This approach means that each article can carry theory, details of a test setup, the test procedure, analysis, computation, correlation, and the assessment. This is different from that covered in traditional textbooks where the theory is introduced step-by-step. Each article in this series is self-standing. This allows the set of articles to be treated as a handbook.
An experiment is described which compares the frequency response of a signal link with that of a Triple-T model. The two responses correlate closely over a range which includes that of full-wave resonance. This demonstrates the reliability of the model.
Any conducting surface of any cross-section can be simulated as an array of parallel conductors in which the current in any conductor will induce a voltage in every other conductor. By treating the array as a set of three composite conductors, a Triple-T model can be constructed of any cable assembly of any cross section. It is shown that a shield does not behave as a barrier to electromagnetic fields; it acts to neutralise the effect of those fields.
A dipole antenna can be represented as a series LCR circuit in which the resistor simulates the effect of the environment. With a two-conductor cable, the environment is represented as a virtual conductor.
With EMC analysis, it necessary to demonstrate that the radiated emission from the assembly-under-review is less than a defined limit and that the assembly is not susceptible to an external field of defined intensity. That is, worst-case conditions are assumed. It transpires that the equations for worst-case conditions are relatively simple. The magnetic field at a distance is proportional to the current in the structure multiplied by the distance. The voltage induced in a conductor is proportional to the strength of the threat field and the length of the conductor.
An example is provided of the method of analysing the susceptibility of a twin-conductor cable used to initiate an electro-explosive device. It goes on to show how to design a simple filter which ensures that the system is safe in the presence of the threat field.
The screens of coaxial cable normally consist of multiple strands of copper wire twisted round the solid central core in a braided pattern. This means that the length of any conductor of the shield is significantly longer than the core. Since charges are constrained to flow along conductors, the effect can be visualised as an extra length of conductor routed alongside the core. This extra conductor possesses the properties of inductance and capacitance. A test is described which provides data on the frequency responses of the admittance and the transfer admittance. A circuit model is created which replicates that response.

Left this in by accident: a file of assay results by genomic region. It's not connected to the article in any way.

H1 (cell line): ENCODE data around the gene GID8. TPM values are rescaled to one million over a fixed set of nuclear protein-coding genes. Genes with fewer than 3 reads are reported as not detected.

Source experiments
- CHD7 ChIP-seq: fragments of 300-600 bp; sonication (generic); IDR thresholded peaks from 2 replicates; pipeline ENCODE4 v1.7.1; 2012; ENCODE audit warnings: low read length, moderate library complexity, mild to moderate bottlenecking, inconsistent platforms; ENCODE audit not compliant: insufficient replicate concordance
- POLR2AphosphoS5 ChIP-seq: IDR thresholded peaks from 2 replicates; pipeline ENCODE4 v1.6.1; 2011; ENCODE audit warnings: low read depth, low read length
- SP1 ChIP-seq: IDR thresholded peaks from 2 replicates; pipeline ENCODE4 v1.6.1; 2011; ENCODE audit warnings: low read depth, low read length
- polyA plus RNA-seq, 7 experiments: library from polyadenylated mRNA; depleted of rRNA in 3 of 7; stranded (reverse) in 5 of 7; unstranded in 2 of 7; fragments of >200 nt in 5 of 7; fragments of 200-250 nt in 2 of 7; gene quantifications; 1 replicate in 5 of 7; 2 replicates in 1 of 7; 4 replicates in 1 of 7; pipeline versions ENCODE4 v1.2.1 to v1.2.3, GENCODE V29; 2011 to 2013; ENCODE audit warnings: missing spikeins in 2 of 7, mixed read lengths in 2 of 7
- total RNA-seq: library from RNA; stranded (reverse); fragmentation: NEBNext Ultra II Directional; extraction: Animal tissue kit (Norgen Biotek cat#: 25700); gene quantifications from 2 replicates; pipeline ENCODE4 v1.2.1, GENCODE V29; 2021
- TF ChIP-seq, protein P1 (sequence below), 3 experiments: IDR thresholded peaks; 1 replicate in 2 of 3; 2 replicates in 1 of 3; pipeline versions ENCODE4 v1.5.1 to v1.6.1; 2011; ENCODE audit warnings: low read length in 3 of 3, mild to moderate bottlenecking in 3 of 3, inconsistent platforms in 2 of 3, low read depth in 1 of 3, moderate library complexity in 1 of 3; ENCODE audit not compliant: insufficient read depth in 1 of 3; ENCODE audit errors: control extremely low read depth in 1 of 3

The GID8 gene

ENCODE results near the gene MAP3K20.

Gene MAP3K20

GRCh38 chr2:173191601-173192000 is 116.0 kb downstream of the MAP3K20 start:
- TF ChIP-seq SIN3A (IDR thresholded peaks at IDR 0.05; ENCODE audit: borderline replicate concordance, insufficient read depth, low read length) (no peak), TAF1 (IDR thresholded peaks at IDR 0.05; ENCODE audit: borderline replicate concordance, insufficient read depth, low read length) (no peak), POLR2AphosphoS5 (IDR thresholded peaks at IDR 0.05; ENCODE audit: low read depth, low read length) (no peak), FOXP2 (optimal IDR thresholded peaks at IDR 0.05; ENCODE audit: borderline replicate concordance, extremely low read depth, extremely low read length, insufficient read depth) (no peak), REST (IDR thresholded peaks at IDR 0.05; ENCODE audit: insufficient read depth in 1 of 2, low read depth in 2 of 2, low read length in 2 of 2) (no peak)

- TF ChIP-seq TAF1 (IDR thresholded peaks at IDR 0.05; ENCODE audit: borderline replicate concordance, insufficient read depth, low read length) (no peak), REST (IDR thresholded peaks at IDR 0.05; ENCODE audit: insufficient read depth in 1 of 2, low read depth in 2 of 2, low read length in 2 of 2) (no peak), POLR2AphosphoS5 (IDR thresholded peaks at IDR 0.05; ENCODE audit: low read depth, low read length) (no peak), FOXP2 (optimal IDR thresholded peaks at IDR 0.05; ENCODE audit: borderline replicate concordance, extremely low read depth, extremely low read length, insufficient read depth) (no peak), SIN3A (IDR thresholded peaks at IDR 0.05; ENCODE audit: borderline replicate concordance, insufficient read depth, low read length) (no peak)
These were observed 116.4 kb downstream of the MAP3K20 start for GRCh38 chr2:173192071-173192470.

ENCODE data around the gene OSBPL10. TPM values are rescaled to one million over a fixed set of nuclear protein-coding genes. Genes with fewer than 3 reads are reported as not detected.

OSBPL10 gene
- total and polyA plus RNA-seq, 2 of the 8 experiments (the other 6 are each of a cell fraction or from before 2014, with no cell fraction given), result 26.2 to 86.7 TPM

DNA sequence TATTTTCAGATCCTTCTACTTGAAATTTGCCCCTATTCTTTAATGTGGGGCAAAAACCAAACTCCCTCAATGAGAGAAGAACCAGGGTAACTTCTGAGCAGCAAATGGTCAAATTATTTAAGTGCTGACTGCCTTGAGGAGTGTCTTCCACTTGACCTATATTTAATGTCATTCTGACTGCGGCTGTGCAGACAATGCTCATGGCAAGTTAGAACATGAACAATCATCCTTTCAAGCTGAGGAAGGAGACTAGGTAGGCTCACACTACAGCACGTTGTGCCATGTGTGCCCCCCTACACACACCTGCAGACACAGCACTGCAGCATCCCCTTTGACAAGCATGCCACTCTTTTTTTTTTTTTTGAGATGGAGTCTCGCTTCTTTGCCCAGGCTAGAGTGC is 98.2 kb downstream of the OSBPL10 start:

Transmission Line Theory shows that any line can be defined in terms of its characteristic impedance and the time it takes a signal to traverse its length. If it is assumed that there are no losses, then that impedance can be defined as a resistance. A shift register can be used to simulate the time delay. Reflections at each termination are defined by the reflection equations. A program can be created to simulate the transient response of a twin-conductor cable, whatever the interface circuity.
With power supplies, it is not possible to avoid reflections, and these transients are the greatest cause of radiated emissions. The only way of reducing the level of these emissions is to absorb the unwanted energy in resistors. The design of a simple power line filter which absorbs transient energy is described.
This filter is significantly different from conventional filters which protect the load by sending unwanted energy back towards the source. The only place for that energy to go is into the environment; where it re-appears as unwanted radiation.
A circuit model is described which simulates the transient response of a signal link. This caters for the fact that the common-mode current propagates at a higher velocity than the differential-mode current.
Power supplies on aircraft use the conducting structure as a return conductor. It is reasoned that the inclusion of a return conductor would increase the weight of the wiring. Weight is a significant factor in the design of aircraft and spacecraft. However, if a small diameter conductor was routed alongside the send conductor and connected to structure at both ends, this would carry all the high-frequency components, without compromising the ability of the structure to carry the low frequency energy. A review of this effect could form part of a cost-benefit analysis.
A method of matching interface circuitry to the signal link is described. This minimises reflections in both the differential-mode and common-mode loops.
Ground bounce is due to the energy stored in the cables being released into the environment when power is disconnected. An experiment is used to illustrate this phenomenon.
An experiment is described which identifies the relationship between charges and photons. The energy required to emit photons from the surface of a conductor is equal to the energy needed to decelerate the charges which arrive radially at that surface.
The technique described in this set of articles can be used to analyse all the mechanisms involved in the propagation of EMI. This approach avoids the need for endless debate on the topic of ‘Ground Philosophy’. Equally, it avoids the need to invoke the complexities of Electromagnetic Computation.
[Image: Louis Reed for Unsplash]